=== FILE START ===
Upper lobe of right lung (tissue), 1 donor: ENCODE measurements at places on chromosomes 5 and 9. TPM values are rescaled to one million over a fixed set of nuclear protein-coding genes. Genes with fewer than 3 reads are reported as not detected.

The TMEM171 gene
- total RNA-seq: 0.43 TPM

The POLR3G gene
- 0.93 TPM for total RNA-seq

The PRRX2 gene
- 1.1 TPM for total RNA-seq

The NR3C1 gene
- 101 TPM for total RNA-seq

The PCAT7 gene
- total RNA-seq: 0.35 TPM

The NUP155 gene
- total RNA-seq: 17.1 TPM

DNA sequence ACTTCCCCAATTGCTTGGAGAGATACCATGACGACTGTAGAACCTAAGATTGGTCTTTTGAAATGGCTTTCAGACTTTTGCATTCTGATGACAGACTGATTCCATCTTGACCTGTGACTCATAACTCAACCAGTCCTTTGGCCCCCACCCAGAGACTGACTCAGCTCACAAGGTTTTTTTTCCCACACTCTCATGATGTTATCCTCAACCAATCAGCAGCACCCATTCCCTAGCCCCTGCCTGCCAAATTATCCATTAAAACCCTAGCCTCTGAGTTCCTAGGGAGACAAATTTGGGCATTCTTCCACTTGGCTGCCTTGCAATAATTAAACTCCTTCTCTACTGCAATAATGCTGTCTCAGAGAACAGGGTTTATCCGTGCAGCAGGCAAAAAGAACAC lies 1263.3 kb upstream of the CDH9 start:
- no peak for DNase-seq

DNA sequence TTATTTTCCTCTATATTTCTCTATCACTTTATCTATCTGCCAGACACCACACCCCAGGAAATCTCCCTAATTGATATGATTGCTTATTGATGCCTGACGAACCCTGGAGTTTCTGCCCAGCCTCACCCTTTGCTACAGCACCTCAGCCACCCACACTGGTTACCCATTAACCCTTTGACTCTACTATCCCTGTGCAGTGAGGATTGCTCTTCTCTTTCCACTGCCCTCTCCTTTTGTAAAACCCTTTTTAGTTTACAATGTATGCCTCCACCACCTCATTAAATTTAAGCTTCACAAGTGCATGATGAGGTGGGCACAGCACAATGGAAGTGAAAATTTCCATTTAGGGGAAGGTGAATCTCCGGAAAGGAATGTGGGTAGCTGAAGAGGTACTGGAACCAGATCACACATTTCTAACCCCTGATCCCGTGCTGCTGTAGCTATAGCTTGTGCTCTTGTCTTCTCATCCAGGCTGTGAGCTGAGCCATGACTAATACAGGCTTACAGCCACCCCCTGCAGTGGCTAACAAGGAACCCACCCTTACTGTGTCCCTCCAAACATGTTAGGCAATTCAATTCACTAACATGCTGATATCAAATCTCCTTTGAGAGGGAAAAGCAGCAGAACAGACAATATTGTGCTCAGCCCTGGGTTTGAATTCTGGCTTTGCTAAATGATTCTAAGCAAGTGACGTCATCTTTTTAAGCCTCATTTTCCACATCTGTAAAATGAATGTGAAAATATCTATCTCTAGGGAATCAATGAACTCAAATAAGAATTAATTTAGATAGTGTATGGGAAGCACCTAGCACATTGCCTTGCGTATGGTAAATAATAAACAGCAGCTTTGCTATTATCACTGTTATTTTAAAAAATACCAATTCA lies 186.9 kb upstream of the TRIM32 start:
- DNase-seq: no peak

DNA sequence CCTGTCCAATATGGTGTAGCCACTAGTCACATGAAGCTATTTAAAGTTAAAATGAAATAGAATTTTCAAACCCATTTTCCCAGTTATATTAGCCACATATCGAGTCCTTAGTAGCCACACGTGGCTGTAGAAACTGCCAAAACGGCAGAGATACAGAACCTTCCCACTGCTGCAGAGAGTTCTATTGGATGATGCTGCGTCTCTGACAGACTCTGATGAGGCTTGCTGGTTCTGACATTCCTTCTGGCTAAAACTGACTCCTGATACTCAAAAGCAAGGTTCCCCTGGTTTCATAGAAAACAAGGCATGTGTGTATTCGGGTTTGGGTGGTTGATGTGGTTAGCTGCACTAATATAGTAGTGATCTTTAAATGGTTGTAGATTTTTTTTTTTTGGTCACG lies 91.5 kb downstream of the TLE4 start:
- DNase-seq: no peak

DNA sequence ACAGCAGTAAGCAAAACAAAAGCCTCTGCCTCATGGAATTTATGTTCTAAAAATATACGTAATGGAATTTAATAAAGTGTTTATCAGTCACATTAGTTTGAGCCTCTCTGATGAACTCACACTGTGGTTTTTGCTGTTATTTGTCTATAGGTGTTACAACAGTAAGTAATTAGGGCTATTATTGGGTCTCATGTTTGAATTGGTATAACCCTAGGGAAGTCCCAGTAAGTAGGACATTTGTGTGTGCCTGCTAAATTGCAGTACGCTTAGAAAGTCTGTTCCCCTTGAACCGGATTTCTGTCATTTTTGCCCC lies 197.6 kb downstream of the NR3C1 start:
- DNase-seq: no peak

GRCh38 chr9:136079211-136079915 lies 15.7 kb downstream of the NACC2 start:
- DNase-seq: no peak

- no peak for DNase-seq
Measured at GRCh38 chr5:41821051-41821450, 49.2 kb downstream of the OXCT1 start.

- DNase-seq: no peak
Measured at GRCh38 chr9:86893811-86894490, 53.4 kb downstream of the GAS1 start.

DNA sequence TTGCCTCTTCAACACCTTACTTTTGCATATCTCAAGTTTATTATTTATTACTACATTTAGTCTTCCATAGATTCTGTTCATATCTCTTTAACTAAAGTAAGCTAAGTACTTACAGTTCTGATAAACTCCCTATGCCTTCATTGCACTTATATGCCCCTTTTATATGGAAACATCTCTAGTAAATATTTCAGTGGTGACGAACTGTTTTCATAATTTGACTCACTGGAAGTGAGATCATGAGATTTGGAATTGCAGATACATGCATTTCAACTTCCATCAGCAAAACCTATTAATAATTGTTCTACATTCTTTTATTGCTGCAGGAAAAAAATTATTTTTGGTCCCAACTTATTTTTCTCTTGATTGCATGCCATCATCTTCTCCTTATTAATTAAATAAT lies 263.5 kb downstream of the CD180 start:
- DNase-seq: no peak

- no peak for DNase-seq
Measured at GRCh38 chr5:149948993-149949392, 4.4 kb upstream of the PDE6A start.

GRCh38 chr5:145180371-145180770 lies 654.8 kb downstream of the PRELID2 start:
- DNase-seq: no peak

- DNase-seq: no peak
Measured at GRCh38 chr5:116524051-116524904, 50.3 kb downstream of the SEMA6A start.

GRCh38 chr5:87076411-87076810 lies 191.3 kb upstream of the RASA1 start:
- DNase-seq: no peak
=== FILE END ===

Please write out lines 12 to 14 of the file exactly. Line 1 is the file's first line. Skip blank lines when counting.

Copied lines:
The NUP155 gene
- total RNA-seq: 17.1 TPM

DNA sequence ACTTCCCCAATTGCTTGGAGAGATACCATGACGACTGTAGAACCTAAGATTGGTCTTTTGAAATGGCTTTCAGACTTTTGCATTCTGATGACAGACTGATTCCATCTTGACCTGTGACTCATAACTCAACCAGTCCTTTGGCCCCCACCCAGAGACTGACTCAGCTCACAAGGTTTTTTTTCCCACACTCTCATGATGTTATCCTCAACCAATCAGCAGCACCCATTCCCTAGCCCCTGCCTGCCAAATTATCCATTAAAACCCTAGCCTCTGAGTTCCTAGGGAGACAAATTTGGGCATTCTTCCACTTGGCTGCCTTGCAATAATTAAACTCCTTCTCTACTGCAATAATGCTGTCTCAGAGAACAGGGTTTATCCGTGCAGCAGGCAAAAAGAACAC lies 1263.3 kb upstream of the CDH9 start: